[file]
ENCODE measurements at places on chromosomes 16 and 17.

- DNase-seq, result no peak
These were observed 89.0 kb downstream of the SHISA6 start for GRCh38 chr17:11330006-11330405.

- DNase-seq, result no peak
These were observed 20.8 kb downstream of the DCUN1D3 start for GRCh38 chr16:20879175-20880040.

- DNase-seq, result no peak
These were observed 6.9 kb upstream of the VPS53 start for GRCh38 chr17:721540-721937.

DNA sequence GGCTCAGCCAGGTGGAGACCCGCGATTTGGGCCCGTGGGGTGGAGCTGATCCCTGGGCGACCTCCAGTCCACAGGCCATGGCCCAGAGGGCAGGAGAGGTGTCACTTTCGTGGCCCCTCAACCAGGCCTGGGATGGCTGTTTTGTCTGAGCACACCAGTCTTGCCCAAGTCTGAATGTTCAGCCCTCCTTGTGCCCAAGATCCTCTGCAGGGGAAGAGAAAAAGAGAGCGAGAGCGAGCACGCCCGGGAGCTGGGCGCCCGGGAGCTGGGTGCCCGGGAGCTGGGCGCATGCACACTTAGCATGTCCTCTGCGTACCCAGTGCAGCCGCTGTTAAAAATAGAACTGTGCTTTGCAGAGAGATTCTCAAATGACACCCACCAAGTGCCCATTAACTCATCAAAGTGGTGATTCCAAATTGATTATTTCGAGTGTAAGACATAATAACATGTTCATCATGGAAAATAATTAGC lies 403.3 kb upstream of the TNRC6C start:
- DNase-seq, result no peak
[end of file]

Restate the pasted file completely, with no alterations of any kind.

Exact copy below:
ENCODE measurements at places on chromosomes 16 and 17.

- DNase-seq, result no peak
These were observed 89.0 kb downstream of the SHISA6 start for GRCh38 chr17:11330006-11330405.

- DNase-seq, result no peak
These were observed 20.8 kb downstream of the DCUN1D3 start for GRCh38 chr16:20879175-20880040.

- DNase-seq, result no peak
These were observed 6.9 kb upstream of the VPS53 start for GRCh38 chr17:721540-721937.

DNA sequence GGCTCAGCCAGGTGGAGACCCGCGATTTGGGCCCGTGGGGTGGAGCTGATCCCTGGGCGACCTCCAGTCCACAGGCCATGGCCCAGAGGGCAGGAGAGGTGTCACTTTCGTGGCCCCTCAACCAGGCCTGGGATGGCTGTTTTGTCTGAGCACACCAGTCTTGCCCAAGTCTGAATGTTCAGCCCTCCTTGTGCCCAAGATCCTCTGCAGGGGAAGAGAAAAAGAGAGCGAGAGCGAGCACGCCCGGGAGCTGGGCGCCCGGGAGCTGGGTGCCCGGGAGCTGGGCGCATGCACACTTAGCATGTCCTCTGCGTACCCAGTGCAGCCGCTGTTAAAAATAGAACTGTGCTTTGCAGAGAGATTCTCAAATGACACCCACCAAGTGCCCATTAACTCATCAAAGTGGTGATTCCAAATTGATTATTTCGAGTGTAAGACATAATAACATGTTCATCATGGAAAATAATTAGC lies 403.3 kb upstream of the TNRC6C start:
- DNase-seq, result no peak